Phenobarbital will often increase both thirst and appetite. It is important to make sure that your dog does not gain weight. Unlike the sleepy/drunk symptoms the increased appetite generally does not go away with time.
Liver function should be monitored periodically by your vet.
If phenobarbital does not control seizures very well, another drug may be added. Recently, the choice of second drug is often potassium bromide. A number of drugs, listed below, can also be given with phenobarbital.
This treatment is becoming more popular; both as a single treatment, or in addition to phenobarbital, when phenobarbital is not giving sufficient seizure control. Also if a dog is taking high levels of phenobarbital, adding potassium bromide will allow a reduction in the phenobarbital dose.
Potassium bromide is usually given once per day. It takes longer to build up to therapeutic levels than phenobarbital.
The side effects can be similar to phenobarbital. Lethargy and sometimes balance problems, and acting as if drunk are common when first starting potassium bromide. Like phenobarbital there is usually an increased appetite.
The serum levels should be tested
The amount of salt (sodium) in the diet should not vary greatly. Avoid giving your dog high salt table scraps.
Other drugs that may be used for seizures in dogs include valium, clorazepate, zonisamide, gabapentin, levetiracetam, felbamate and primadone.
Valium is usually only used in emergency situations (IV or suppository) such as Status Epilepticus, when a seizure event lasts longer than 5 minutes.
Clorazepate is usually given to supplement phenobarbital. It can cause drowsiness and make the dog unstable when standing. Blood levels should be checked periodically, since there is variability in dogs as to how much they absorb. Clorazepate has a similar structure to valium and can be given used in seizure emergencies (not by mouth).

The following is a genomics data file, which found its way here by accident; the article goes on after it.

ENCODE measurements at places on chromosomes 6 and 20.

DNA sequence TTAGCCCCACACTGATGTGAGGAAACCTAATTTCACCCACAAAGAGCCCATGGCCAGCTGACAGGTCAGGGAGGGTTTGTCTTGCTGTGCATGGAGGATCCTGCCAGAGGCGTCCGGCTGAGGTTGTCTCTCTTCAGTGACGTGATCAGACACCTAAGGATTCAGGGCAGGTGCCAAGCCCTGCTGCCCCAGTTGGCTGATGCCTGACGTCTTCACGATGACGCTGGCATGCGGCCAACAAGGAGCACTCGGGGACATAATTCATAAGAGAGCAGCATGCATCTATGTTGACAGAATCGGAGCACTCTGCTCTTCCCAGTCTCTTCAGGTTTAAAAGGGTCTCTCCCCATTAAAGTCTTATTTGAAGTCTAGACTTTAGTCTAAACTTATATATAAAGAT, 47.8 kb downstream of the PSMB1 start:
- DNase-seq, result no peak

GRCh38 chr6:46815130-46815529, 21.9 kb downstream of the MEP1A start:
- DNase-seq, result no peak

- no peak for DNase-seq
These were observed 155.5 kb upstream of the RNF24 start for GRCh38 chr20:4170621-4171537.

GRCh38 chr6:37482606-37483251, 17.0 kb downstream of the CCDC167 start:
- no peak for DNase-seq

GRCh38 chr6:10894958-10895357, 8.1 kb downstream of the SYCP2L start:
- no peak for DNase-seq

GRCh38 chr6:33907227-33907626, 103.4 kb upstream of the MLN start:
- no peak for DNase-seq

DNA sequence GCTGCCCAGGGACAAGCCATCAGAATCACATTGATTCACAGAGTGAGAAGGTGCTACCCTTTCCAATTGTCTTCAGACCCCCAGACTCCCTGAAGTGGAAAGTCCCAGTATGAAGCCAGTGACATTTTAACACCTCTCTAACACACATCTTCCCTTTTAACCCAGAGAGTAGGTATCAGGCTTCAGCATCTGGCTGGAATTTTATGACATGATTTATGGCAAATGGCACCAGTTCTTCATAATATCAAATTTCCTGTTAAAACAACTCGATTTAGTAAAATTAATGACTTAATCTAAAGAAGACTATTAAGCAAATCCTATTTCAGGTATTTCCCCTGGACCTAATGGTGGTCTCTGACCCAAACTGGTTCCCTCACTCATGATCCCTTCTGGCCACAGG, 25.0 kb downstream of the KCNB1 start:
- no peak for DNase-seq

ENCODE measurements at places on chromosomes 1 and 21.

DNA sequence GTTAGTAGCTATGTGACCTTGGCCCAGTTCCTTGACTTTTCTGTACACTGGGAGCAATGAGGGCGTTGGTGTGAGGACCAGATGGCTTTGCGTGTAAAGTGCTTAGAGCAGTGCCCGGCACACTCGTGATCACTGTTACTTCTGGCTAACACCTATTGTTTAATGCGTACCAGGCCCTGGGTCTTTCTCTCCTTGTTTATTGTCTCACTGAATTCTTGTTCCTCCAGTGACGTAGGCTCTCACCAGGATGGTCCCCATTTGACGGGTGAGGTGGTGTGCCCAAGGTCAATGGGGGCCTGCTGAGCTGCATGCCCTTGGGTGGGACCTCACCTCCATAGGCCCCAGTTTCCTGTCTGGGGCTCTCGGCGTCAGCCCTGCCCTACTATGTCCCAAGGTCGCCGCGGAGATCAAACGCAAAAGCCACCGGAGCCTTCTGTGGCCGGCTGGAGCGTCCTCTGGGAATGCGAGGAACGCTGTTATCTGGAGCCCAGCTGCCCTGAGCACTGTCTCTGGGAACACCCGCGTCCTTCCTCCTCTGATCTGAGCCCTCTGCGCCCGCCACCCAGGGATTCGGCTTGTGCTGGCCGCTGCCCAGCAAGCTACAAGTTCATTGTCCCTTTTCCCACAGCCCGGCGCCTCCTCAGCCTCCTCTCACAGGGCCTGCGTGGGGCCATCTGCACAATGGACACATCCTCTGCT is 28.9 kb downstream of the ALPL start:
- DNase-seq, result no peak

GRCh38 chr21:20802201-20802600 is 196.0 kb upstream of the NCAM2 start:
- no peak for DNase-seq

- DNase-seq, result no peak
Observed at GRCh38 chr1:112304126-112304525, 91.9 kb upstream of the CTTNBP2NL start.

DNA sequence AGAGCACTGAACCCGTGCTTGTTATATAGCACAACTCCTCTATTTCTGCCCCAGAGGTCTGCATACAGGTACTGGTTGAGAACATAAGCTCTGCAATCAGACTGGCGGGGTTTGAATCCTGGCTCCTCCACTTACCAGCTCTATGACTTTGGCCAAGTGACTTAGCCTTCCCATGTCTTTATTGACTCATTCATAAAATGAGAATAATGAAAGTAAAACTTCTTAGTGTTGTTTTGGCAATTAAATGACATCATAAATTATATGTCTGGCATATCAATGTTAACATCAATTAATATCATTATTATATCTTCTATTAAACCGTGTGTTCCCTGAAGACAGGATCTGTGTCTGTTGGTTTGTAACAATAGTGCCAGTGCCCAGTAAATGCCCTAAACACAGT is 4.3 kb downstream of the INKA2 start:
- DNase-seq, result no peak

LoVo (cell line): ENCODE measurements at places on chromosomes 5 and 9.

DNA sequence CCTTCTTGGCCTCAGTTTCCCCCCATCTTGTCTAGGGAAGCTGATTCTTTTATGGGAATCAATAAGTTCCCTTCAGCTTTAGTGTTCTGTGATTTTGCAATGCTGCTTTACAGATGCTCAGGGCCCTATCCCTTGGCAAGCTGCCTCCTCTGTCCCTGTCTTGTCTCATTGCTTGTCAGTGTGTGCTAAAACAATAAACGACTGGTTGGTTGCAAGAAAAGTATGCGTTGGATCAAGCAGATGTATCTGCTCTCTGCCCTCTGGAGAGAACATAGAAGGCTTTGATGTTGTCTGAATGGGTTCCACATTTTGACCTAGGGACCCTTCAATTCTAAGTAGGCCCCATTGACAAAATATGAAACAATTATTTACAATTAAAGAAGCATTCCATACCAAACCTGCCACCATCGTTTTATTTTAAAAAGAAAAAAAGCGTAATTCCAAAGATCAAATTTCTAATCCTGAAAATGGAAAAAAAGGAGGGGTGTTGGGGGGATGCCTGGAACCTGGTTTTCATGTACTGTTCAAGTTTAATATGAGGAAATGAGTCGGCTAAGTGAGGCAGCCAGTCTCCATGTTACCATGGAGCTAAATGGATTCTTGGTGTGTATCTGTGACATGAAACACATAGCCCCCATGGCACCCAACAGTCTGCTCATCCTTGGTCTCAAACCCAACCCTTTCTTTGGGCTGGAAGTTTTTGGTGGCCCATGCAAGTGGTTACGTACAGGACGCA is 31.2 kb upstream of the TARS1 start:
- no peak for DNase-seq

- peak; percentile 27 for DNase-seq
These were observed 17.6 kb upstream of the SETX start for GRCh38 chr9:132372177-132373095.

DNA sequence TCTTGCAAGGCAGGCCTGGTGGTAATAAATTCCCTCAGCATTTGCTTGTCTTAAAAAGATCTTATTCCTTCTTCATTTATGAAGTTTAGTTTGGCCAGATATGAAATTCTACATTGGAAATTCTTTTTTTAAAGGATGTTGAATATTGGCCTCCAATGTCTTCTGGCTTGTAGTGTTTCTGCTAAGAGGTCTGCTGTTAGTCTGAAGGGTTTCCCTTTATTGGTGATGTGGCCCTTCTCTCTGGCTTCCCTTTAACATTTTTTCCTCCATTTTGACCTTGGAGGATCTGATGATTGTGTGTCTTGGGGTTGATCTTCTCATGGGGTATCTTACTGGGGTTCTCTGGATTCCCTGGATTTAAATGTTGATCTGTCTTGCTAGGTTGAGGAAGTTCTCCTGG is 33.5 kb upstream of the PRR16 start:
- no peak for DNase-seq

Though often used as a supplement to phenobarbital, it can be used alone. There are few reported side effects for this drug.
Can be used in addition to phenobarbital or potassium bromide. Few side effects. Not clear how effective it is in dogs.
Can be used to supplement phenobarbital or potassium bromide. Most dogs do have any major side effects, but some may vomit, salivate or have a wobbly gait.
Usually given to allow lowering the dose of phenobarbital. Since it does not cause drowsiness, may be given if a dog is permanently drowsy from phenobarbital. Blood should be drawn periodically to check for toxicity.
Another drug is primadone, which is mostly converted to phenobarbital by the liver, and therefore acts and has the same side effects as phenobarbital.
Valproic acid is less effective in dogs than in humans, since it is metabolized very rapidly in dogs. It is sometimes given when other drugs are not being very effective, to supplement them. It can cause hair loss, drowsiness and vomiting. Liver function should be checked periodically.
In dogs phenytoin is rarely used. It needs to be administered every eight hours making it unfeasible for most dogs.
Again, this drug is metabolized quickly by dogs, making its use generally impractical.
If your dog has a seizure, and has not had a seizure before, get your dog to a vet to make sure that the seizure is not a symptom of another problem such as poisoning or brain tumor. Treatment will be then be primarily concerned with treating the main problem.
If your dog has idiopathic (cause unknown) seizures infrequently, usually they will not be given seizure medication.
If a dog has seizures frequently, then your vet will start medication and periodically monitor your dog. Currently the two most common seizure medications are phenobarbital and potassium bromide.